As for the SEA Games, OCM president Tan Sri Mohamad Norza Zakaria said its Selection Committee has tightened criteria for individual athletes under Category B to be in the top six to qualify for the Games instead of top eight previously in their respective competitions. — Bernama pic
KUALA LUMPUR, Dec 29 — The Olympic Council of Malaysia (OCM) has tightened the criteria for athletes under Category B to participate in three major multisports games next year namely SEA Games, Commonwealth Games and Asian Games.
As for the SEA Games, OCM president Tan Sri Mohamad Norza Zakaria said its Selection Committee has tightened criteria for individual athletes under Category B to be in the top six to qualify for the Games instead of top eight previously in their respective competitions.
“To qualify as Category A, athletes must be in the top three of their respective events which is similar to the current criteria while for team sports, a team needs to be in top four to be considered under Category A,” he told a press conference today.
Also present were National Sports Council (NSC) director-general Datuk Ahmad Shapawi Ismail and OCM secretary-general Datuk Mohd Nazifuddin Mohd Najib.
Mohamad Norza said the committee would utilise competitions from 2018 to next February as the basis for selection while the deadline for entry by name for SEA Games will be on March 12, 2022.
In principle, he said, the 250 athletes who are currently in the NSC’s elite programme will form the bulk of the national contingent to the 31st SEA Games in Hanoi, Vietnam scheduled to be held from May 12-23 while 193 athletes who are in the NSC’s youth programme will also be under consideration should they meet the criteria.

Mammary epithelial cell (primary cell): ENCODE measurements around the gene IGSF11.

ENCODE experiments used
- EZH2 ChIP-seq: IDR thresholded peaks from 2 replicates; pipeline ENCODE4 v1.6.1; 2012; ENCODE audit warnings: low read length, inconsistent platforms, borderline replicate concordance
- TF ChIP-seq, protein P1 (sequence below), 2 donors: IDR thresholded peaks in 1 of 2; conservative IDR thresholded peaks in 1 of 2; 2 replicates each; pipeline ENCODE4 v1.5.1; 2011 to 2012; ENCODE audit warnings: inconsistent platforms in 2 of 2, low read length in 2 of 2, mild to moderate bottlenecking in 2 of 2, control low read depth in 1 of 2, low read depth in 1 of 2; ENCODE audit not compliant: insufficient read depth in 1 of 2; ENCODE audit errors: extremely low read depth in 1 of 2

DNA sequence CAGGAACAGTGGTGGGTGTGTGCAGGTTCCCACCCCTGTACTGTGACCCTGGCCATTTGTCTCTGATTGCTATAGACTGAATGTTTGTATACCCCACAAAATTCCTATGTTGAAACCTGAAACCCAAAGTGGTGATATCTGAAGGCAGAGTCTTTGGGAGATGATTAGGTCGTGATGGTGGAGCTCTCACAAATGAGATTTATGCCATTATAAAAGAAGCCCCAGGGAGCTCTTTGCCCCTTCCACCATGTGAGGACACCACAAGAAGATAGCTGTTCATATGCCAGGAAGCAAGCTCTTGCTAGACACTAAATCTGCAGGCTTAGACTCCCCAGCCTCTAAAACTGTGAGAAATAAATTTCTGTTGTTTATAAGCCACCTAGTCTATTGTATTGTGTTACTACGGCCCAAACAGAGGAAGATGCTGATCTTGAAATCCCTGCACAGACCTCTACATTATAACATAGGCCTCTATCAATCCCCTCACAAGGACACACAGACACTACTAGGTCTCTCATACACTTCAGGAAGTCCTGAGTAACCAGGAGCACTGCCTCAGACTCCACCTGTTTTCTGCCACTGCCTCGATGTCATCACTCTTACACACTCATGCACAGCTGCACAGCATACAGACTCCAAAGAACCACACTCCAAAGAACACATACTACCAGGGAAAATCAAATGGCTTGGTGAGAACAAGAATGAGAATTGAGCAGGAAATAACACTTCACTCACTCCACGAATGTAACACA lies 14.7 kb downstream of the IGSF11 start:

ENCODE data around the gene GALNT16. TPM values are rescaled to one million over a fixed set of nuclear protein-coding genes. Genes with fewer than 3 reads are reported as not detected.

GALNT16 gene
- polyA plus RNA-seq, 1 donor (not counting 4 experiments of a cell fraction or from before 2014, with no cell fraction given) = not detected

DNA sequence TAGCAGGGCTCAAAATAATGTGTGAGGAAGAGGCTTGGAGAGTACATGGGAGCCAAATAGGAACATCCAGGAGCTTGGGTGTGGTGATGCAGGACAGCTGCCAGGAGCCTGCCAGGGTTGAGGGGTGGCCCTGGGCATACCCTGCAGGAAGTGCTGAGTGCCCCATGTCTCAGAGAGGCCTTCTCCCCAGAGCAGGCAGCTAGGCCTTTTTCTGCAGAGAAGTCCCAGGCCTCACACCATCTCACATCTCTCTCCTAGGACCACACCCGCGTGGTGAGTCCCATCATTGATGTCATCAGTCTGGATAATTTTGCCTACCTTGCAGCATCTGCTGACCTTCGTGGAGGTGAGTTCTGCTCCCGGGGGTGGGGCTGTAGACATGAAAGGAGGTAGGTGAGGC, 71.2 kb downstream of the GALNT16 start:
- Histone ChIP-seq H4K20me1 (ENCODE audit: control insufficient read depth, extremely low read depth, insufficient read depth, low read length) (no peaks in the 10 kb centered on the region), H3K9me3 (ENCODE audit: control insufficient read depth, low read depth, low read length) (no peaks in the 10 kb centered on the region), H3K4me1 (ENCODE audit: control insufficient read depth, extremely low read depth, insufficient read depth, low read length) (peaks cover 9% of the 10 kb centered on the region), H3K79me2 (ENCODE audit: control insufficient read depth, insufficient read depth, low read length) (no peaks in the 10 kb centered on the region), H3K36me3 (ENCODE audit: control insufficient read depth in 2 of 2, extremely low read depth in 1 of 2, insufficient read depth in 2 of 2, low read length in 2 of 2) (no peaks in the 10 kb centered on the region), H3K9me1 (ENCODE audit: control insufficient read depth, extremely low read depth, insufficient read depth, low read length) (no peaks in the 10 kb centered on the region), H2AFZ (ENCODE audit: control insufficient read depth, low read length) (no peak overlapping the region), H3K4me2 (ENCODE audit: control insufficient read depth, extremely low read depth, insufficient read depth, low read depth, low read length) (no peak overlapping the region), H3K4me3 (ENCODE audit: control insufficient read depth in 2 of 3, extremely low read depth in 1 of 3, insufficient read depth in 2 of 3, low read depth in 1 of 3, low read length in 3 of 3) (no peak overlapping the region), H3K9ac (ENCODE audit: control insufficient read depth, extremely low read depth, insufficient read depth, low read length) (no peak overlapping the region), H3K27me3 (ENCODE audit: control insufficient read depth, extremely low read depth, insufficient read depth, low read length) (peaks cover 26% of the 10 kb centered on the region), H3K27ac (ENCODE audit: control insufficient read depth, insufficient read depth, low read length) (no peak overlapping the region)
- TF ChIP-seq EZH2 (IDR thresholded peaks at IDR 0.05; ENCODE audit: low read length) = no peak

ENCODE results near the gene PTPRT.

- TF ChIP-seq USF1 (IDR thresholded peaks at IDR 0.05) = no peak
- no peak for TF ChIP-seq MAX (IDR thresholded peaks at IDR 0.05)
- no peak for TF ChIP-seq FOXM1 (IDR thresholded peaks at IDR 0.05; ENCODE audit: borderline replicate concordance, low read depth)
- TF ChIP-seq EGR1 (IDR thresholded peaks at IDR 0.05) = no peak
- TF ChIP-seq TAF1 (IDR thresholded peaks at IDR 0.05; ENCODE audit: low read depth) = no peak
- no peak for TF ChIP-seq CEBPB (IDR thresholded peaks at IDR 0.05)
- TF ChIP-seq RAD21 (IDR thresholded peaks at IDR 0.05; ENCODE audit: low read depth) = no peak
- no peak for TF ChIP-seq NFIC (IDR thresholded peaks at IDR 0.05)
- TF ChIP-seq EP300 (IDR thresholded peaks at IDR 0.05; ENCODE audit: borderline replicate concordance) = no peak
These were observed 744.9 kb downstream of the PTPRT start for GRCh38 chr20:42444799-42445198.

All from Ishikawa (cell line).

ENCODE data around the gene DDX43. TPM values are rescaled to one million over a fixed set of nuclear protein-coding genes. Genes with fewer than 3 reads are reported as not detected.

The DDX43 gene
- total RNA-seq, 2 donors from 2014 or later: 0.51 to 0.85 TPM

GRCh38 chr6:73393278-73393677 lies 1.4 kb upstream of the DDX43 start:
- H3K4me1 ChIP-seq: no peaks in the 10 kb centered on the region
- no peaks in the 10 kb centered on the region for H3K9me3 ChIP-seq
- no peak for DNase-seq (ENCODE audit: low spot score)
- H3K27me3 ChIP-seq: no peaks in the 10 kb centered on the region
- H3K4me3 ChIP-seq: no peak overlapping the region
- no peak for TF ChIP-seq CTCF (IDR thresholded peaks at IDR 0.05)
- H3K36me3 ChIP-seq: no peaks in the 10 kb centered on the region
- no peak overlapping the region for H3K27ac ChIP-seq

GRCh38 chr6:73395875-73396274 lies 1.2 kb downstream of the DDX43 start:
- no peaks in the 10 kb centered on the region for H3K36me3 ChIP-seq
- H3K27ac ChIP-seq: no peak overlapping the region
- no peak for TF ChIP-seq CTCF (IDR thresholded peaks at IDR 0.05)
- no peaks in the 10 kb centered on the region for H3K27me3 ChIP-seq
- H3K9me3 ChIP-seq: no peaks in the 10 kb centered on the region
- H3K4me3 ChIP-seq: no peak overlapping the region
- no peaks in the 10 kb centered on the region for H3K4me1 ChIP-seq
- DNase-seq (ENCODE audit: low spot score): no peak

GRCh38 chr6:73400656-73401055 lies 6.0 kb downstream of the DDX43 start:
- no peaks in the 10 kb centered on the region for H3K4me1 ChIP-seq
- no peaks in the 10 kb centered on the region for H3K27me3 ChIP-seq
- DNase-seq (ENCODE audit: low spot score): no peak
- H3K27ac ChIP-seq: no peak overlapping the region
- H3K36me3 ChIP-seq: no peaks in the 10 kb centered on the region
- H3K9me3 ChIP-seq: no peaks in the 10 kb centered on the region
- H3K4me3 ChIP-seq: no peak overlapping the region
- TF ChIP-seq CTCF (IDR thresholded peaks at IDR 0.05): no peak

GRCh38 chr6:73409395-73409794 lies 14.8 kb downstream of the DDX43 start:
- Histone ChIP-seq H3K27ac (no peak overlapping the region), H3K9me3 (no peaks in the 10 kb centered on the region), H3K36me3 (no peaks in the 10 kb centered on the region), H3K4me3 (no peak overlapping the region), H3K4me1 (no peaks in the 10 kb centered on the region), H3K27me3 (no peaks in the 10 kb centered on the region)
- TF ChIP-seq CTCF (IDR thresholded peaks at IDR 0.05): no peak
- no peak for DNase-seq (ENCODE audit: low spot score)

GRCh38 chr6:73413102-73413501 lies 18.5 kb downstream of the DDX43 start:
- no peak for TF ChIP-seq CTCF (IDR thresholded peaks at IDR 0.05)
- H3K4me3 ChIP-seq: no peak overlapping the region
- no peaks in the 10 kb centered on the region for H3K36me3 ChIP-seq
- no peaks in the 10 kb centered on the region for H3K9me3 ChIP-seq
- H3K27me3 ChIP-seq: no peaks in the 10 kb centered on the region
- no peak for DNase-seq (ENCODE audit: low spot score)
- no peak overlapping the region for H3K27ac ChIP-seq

He also said those who are not in the NSC programme will have the opportunity to prove themselves in the upcoming competitions to be considered for the coming SEA Games.
On the Commonwealth Games and Asian Games 2022, Mohamad Norza, who is also Badminton Association of Malaysia (BAM) president mentioned that instead of top 16, athletes and teams will have to be in the top eight to be considered under category B.
“For Category A, the criteria will be similar to current standard as athletes and teams will have to be in the top four,” he said adding that OCM will take into account athletes’ performances from 2018 to May 2022, including the SEA Games to be considered for both Games.
Asked on the tight criteria imposed for category B, Mohamad Norza cited that the uncertainties presented by pandemic including lack of funding and athletes safety led them to do so.
Therefore, he admitted that the chances for the national contingent to earn more medals would be tough due to the stringent criteria under Category B.
“I think we have to be prudent not only for OCM and NSC but national sports associations (NSA) as well. We need to tighten the criteria for category B as we want to maintain the quality to ensure we have a more formidable contingent,” he said.
Mohamad Norza said OCM will have another round of meeting with NSAs next February for them to present their preparation and names of athletes that will be considered to participate in three major Games’s next year instead of stating the numbers today.
Meanwhile, Ahmad Shapawi said that those 193 young athletes who are most probably under Category B will be given a chance to justify themselves via consideration from NSAs in a bid to be part of the national contingent in the SEA Games should they meet the criteria.
“Indirectly we try to give as much opportunities as possible for both categories A or B and it also depended on the funding requested from the government,” he said.
He also hoped those athletes would set SEA Games as a benchmark to secure their place in the Commonwealth Games to be held in Birmingham, United Kingdom from July 28-August 8 and Asian Games in Hangzhou, China from September 10-25.
Those who are under Category A athletes will be given full sponsorship while the cost for those under Category B will be borne by their respective NSAs. — Bernama